Life expectancy in the United States continues to grow. In fact, a person who turned 65 in the U.S. in 2002 is expected to live 5 to 7 years longer than someone who turned 65 at the turn of the 20th century (see Table 1).
Longer life spans have resulted in a growing elderly population, a growth that has fueled an increase in life insurance coverage at the older ages, according to industry sales reports. Although sales in 2004 for those age 60 or higher were only slightly ahead of 2003 levels, sales growth for ages 60 or higher outpaced sales at ages below 60 where sales declined in 2004.
The secondary market for life insurance, focused on life insurance sold at older issue ages, also has grown tremendously in the last few years. This has been fueled in part by a difference in mortality expectations between primary and secondary markets.
Given the overall growth in life insurance sales at older ages, companies need a better handle on the level of mortality they can expect at the older ages to improve underwriting practice. Fortunately, extensive and detailed new data on older age mortality is available to meet this need. Such data offers insurers a better understanding of diseases and the causes of older age mortality, which helps them with underwriting assessments.
Cancer and cardiovascular disease are the leading causes of death in the elderly. Providing a deeper examination of how these two diseases and others affect various older age groups by gender allows a more thorough understanding for insurers, according to the Tillinghast Older Age Mortality Study.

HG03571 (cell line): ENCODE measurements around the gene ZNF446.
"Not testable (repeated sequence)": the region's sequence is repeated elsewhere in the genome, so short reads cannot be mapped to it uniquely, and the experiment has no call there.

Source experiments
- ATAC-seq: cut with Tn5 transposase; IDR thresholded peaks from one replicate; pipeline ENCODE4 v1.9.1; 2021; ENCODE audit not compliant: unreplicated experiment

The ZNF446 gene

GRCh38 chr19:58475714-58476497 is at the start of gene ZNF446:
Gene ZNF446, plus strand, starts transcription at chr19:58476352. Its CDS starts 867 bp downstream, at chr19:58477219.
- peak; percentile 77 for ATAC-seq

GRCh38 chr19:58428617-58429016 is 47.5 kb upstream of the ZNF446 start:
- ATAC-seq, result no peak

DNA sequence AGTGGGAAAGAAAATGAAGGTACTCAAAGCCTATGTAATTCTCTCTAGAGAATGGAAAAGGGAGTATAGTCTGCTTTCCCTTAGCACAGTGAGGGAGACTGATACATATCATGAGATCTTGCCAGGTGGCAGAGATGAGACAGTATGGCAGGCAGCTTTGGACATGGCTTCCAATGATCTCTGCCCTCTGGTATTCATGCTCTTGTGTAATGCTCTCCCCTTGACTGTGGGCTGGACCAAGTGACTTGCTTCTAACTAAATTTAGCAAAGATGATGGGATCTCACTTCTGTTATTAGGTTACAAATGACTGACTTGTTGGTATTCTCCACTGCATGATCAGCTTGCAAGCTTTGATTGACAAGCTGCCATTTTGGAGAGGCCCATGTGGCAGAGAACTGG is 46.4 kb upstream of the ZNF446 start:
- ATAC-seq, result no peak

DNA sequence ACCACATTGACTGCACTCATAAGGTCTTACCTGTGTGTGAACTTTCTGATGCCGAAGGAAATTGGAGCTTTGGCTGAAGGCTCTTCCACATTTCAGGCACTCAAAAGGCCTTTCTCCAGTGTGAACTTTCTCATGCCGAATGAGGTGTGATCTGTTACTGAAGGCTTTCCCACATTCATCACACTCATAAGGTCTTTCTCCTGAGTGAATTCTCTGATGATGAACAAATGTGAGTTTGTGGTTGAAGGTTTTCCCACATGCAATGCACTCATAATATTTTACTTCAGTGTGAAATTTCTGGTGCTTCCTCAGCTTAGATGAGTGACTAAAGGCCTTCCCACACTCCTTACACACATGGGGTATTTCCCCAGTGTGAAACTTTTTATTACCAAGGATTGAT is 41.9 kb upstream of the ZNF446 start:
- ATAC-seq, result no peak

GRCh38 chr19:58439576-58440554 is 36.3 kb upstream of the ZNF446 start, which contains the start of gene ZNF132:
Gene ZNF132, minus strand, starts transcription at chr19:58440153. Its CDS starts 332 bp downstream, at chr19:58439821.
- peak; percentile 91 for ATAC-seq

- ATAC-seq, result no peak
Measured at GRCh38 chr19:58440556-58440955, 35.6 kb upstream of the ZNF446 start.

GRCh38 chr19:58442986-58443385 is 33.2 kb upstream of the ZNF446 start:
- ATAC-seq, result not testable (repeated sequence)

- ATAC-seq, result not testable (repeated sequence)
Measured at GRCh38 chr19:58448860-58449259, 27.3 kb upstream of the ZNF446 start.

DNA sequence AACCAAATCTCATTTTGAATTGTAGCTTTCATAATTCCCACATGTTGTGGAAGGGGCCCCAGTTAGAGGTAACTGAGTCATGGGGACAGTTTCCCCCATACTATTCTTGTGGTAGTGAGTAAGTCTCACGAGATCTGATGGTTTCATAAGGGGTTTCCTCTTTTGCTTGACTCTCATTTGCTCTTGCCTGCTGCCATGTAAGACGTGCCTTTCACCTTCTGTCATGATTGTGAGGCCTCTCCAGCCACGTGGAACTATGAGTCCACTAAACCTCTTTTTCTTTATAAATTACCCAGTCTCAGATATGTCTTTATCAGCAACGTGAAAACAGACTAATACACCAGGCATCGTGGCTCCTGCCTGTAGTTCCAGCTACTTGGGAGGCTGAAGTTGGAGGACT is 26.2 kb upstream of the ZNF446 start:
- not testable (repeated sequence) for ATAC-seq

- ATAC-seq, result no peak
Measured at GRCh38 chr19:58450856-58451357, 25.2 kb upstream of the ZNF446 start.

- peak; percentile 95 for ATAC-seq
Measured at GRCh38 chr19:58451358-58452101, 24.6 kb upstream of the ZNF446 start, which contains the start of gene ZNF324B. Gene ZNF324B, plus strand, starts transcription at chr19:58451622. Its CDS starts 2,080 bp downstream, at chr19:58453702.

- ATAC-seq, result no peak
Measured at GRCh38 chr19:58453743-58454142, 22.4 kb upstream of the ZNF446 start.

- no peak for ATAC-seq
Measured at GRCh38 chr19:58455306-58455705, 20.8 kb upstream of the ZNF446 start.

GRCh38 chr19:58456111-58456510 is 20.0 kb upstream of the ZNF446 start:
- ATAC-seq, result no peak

By policy count, cardiovascular disease was the leading cause of death for males and females, followed by cancer, the study found. However, cancer was the leading cause of death in the 50-69 age range. By face amount, this order was reversed, with cancer the leading cause of death for males and females, followed by cardiovascular disease.
Given these results, the industry can expect to see continued tight underwriting of cancer and cardiovascular disease risk. For instance, there may be increased tightening of family history requirements for preferred risk programs (e.g., focusing on incidence of cancer and/or cardiovascular disease as compared to only deaths due to cancer and/or cardiovascular disease).
In the study, cardiovascular, respiratory and mental disorders, as causes of death, showed increasing prevalence by age, while cancer and accidents/violence showed a decreasing trend by age. (See Table 2.) Other causes of death were fairly consistent by age.